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Critical Analysis: A Q&A with Brad Jones


Springfield, Illinois-based filmmaker and online content creator Brad Jones is best known to movie enthusiasts for his comedic review show The Cinema Snob, where he plays a pretentious film critic who reviews Z-grade movies, exploitation flicks and pornos. Since its inception in 2007, the show has become a unique presence in the online review world, with its five-year anniversary highlighted in 2012’s The Cinema Snob Movie, written by and starring Jones in character as the Snob. This year, the series celebrated its tenth anniversary on May 29, 2017 with a whopping ten episodes released in one day.

In addition to The Cinema Snob, Jones regularly posts several unscripted shows, such as Midnight Screenings and Brad Tries, through his production company Stoned Gremlin Productions. He has also written and directed scripted projects, including the web series 80s Dan, The Reviewers and Lloyd, and the feature-length films The Hooker with a Heart of Gold, Cheap and Freak Out. His most recent movie is Jesus, Bro!, a spoof on modern Christian movies from Pure Flix and other religious studios, which he wrote, produced, and appears in.

I recently had the chance to speak with Jones over the phone, where we discussed the ten-year milestone, Christian movie tropes and the influence of a man nicknamed Spoony.

You’ve stated before that your primary inspiration for creating the Cinema Snob was the Siskel and Ebert review of Friday the 13th: The Final Chapter, where the two critics reviewed the slasher movie like they would an avant-garde art film. How much of the Snob came from that review, and how much came from you?

At the beginning of the show, there wasn’t a lot of myself put in there; it was very much a caricature of a mainstream or art critic reviewing exploitation movies and being angry about it and going on a spiel about some things that weren’t there or maybe taking things a little too seriously. And yeah, a direct inspiration could have been the Friday the 13th: The Final Chapter review, which is a very funny review because Roger Ebert gets really mad about the movie and seems to address a lot of symbolism that may not be there in the movie. So, the character was born out of overthinking things like that, and personality-wise, in terms of the character’s delivery and how he looks, that didn’t necessarily come from Roger Ebert, that came from a lot of really snooty, highbrow critics I’d met and crossed paths with personally. [The Snob] was a hybrid of a lot of those different personalities. Later, when the show contained episodes that maybe were a bit more analytical or maybe were a bit more review-driven or for my own personal taste, whether it was Wired or the religious movies, then you can certainly see my own thoughts in there. You can here and there in the episodes in general, but overall, even when I’m being very analytical about a movie, like Old Fashioned or God’s Not Dead, it is still through that character, so the personality may still be a little different. In real life, I am a little more relaxed and chill, and very much not cynical like the Cinema Snob.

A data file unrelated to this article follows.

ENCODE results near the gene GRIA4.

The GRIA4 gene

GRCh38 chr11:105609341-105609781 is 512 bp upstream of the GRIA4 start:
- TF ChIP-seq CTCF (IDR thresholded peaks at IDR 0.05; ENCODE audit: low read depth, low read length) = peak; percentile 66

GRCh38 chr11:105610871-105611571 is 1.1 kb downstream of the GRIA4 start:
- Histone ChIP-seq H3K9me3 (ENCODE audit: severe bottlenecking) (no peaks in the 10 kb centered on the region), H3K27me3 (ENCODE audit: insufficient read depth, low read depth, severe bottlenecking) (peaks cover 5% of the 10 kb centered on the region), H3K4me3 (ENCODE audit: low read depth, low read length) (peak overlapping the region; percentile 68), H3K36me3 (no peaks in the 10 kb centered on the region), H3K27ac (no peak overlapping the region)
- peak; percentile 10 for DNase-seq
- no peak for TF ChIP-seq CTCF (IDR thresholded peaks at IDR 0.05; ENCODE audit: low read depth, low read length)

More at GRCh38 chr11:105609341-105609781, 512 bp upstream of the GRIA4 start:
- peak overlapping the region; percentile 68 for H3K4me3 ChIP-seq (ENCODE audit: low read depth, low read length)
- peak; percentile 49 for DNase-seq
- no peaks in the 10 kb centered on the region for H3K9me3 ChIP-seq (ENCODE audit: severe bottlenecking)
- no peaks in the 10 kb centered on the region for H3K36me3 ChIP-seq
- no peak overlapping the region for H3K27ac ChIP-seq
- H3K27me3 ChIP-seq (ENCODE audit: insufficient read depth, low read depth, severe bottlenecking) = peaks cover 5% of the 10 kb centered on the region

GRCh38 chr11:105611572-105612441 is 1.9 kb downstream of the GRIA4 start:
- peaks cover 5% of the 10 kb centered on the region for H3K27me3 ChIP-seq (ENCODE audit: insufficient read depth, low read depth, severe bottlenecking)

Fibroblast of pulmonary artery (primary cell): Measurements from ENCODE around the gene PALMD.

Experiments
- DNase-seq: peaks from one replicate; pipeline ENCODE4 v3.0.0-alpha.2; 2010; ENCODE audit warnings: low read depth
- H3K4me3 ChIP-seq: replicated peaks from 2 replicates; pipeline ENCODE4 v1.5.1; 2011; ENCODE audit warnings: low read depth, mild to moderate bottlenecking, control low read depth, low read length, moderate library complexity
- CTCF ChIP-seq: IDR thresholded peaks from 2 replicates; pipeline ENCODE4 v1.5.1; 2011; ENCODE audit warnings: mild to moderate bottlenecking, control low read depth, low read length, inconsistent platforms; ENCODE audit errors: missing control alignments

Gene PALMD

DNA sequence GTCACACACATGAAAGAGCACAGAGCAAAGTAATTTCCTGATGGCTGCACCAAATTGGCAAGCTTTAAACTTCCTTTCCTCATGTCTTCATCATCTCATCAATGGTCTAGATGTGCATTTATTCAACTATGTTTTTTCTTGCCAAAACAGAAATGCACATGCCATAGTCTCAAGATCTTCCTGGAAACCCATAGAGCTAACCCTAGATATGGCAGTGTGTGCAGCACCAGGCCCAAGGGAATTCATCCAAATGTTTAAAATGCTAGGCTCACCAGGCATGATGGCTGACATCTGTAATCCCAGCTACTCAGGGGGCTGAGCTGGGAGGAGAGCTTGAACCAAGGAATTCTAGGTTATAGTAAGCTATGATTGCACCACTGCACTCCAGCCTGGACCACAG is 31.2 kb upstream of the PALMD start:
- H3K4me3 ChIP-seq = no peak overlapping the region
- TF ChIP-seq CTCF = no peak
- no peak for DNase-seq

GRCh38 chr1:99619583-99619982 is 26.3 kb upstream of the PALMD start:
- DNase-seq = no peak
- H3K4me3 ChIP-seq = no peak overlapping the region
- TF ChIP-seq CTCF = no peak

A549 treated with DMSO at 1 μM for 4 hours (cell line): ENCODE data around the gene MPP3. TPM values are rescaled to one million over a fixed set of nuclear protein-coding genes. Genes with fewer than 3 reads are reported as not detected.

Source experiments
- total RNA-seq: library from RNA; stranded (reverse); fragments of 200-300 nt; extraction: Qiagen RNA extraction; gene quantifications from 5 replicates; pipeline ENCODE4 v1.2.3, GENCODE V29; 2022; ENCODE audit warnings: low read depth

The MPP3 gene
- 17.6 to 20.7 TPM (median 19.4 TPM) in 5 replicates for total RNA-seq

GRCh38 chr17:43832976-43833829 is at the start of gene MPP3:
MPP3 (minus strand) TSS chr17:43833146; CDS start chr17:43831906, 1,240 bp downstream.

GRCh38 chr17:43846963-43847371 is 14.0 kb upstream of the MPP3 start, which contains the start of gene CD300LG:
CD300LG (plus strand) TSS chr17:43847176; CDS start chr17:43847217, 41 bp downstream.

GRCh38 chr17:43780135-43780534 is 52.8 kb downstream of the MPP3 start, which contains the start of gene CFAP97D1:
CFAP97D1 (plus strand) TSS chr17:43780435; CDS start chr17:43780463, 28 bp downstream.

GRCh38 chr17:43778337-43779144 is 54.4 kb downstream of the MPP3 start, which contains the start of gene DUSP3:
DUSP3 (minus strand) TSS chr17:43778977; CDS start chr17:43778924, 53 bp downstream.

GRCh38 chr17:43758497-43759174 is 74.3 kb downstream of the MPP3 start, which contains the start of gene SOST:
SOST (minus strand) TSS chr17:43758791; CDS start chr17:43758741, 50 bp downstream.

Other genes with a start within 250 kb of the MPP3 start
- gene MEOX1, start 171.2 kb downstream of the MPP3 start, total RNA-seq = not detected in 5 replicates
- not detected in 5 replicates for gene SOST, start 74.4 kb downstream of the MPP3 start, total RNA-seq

What’s your selection process for what you choose to feature on the Snob?

Whatever I feel like doing that week [laughs]. There’s a lot of different shows that pick things well in advance. I don’t, really. At one point I kind of did, for a really brief period, around the times that I did reviews on, like, Riki-Oh and Alien 2: On Earth, I was picking stuff more so in advance. But I fell out of that because I would pick something in advance and then some weeks go by and we finally get to that episode, and maybe I’m just not feeling it as much as I would if I just spontaneously picked it. I do have a list of stuff to get through eventually, but it’s in no particular order, and I do have a document with a bunch of movies written down, mainly just so I don’t forget. But when it comes down to picking a movie, I’ll ask myself, “What genre do I feel like doing this week? Do I feel like doing one of the religious episodes? Do I feel like doing a slasher movie, a porno spoof? And then I go from there, I’ll look at my list that I need to get to and pick it. I’ll pick the movie a week before I do an episode on it, maybe even less than that. My new episodes go up on Mondays, and Shaun Millington, my title card artist – I just wrote to him yesterday, on Wednesday, to let him know what this coming Monday’s episode is going to be. Given that it’s the summer movie season, a lot of those episodes are tie-ins to whatever’s coming out in theaters, so in the case of Wonder Woman, I was looking at a list of Wonder Womanthemed movies, or something that could kind of tie into it. That’s what goes into the process, and I’ll do it when Spider-Man: Homecoming comes out, I’ll look at a list of Spider-Man related stuff and pick one from there, so it really is spontaneous.